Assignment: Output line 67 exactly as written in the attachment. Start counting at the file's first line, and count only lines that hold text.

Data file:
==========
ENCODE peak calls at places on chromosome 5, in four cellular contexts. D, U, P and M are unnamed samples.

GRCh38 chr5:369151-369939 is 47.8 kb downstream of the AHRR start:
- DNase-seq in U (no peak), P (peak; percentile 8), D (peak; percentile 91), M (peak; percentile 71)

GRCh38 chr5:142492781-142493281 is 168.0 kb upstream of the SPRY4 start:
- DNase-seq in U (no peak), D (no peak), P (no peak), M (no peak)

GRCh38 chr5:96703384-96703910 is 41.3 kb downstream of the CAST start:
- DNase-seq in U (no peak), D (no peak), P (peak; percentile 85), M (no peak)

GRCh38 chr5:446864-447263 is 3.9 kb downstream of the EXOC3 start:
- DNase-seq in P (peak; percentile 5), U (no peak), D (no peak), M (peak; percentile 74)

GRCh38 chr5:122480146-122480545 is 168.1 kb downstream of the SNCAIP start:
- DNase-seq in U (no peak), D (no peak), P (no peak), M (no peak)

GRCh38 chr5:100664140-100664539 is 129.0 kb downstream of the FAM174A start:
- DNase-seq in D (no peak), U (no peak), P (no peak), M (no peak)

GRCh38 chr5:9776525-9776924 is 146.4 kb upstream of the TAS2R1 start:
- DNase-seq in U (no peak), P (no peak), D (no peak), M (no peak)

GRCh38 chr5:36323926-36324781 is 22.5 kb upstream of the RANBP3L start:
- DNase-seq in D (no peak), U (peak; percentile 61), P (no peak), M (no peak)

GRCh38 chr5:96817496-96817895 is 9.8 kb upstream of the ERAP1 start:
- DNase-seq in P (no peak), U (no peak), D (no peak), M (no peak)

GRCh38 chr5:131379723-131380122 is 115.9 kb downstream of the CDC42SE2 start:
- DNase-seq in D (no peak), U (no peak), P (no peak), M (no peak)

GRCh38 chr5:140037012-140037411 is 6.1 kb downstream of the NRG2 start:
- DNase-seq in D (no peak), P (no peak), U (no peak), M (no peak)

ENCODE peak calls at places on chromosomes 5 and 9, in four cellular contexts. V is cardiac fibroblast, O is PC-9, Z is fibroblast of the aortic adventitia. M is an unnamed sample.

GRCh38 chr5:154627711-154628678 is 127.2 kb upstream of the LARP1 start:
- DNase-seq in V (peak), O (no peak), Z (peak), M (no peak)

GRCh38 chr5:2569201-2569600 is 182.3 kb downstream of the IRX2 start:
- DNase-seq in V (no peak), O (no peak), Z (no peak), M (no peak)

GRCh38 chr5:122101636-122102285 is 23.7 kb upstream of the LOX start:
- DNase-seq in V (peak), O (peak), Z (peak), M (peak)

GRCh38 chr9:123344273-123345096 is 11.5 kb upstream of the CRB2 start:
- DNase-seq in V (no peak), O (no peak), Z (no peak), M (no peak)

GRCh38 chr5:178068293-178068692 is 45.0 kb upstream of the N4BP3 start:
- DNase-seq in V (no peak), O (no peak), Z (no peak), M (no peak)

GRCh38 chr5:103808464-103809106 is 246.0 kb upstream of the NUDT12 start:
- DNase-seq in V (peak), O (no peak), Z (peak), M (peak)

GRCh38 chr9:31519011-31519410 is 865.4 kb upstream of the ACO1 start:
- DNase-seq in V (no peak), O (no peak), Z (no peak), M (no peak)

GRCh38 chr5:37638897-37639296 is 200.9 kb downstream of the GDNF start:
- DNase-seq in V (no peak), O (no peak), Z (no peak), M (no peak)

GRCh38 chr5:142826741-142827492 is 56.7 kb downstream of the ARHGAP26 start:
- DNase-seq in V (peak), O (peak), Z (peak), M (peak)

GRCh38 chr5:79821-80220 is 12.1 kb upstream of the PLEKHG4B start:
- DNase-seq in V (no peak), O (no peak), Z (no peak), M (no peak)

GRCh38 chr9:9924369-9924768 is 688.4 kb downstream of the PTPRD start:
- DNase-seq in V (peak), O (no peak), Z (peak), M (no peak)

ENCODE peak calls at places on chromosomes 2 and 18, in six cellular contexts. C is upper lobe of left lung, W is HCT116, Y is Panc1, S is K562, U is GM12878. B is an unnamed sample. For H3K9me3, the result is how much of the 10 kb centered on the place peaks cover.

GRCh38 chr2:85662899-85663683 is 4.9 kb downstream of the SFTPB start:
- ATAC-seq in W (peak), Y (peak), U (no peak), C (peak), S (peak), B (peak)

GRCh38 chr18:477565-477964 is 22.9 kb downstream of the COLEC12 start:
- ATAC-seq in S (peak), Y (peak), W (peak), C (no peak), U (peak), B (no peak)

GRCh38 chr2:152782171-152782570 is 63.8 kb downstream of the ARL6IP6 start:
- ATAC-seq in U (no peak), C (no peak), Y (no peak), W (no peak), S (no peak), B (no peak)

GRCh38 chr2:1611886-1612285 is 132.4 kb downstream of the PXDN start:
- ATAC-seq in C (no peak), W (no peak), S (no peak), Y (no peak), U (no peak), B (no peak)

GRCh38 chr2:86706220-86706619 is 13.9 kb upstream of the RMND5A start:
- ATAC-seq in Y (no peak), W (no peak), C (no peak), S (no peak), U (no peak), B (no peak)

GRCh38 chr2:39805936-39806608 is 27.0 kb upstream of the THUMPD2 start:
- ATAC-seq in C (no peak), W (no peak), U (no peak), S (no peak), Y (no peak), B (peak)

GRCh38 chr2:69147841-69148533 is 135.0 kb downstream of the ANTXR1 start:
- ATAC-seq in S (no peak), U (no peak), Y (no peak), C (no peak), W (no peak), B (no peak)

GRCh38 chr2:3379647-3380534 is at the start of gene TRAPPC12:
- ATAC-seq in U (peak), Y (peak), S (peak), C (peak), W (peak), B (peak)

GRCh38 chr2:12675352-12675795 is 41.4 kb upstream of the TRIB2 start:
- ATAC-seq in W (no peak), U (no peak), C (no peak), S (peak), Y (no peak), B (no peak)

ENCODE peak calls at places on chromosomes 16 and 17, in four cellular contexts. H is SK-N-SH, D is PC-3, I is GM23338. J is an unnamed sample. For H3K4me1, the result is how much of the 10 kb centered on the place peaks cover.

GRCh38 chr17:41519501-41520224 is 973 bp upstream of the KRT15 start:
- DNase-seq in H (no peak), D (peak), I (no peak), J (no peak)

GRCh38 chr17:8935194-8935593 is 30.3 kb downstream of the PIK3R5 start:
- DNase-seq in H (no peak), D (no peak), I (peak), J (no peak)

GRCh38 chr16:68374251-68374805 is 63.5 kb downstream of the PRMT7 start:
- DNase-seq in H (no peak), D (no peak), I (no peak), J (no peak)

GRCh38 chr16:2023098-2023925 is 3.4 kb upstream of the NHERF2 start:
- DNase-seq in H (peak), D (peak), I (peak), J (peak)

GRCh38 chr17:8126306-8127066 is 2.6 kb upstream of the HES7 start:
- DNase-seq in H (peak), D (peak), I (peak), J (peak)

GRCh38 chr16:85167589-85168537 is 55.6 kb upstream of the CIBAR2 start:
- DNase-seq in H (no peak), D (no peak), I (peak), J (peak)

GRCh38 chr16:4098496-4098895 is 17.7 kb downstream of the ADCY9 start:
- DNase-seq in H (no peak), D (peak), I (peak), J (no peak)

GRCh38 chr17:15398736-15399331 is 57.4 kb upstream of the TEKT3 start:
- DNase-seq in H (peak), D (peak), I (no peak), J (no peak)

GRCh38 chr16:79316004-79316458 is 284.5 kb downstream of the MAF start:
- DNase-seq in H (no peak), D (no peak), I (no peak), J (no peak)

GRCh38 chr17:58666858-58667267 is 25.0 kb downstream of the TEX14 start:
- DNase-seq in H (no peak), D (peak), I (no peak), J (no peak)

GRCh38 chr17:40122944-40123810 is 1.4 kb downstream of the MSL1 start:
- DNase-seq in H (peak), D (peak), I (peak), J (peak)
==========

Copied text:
GRCh38 chr17:41519501-41520224 is 973 bp upstream of the KRT15 start: